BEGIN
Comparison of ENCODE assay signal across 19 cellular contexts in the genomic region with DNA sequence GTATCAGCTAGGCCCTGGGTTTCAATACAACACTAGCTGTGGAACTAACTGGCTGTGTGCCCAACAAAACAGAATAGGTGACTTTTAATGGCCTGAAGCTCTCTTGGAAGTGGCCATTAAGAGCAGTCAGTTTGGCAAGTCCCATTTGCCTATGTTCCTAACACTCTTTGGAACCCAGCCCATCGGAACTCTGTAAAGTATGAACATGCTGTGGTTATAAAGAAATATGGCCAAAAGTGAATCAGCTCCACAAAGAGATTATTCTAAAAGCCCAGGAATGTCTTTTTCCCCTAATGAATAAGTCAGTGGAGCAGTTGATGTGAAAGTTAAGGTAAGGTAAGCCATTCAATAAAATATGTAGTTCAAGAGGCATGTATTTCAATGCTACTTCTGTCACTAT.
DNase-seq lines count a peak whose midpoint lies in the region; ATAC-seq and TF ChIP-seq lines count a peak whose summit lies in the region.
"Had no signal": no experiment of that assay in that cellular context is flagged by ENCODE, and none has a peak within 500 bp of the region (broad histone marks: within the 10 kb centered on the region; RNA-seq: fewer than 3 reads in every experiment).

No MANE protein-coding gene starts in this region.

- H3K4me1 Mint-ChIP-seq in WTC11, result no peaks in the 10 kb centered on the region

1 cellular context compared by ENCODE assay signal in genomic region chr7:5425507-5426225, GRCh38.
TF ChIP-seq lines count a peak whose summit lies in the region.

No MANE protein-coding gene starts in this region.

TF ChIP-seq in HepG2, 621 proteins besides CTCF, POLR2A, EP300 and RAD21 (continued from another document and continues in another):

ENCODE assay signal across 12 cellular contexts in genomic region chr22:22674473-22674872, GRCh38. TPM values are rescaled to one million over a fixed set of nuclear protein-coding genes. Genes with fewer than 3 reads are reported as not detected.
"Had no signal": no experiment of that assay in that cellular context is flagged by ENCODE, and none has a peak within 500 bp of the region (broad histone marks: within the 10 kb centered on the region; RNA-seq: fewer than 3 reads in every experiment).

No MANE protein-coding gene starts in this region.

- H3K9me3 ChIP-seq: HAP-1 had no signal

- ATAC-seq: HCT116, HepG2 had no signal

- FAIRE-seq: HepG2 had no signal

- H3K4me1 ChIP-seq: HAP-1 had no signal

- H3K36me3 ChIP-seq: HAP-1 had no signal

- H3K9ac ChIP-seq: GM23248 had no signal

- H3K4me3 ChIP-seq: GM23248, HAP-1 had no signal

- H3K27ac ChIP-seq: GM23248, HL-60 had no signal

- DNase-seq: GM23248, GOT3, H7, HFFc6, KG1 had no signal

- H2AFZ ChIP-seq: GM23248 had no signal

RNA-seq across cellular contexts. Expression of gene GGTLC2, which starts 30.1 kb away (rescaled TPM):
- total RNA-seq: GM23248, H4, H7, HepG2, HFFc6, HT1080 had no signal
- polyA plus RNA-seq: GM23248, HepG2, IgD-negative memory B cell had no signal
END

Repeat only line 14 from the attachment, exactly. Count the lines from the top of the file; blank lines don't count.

- ATAC-seq: HCT116, HepG2 had no signal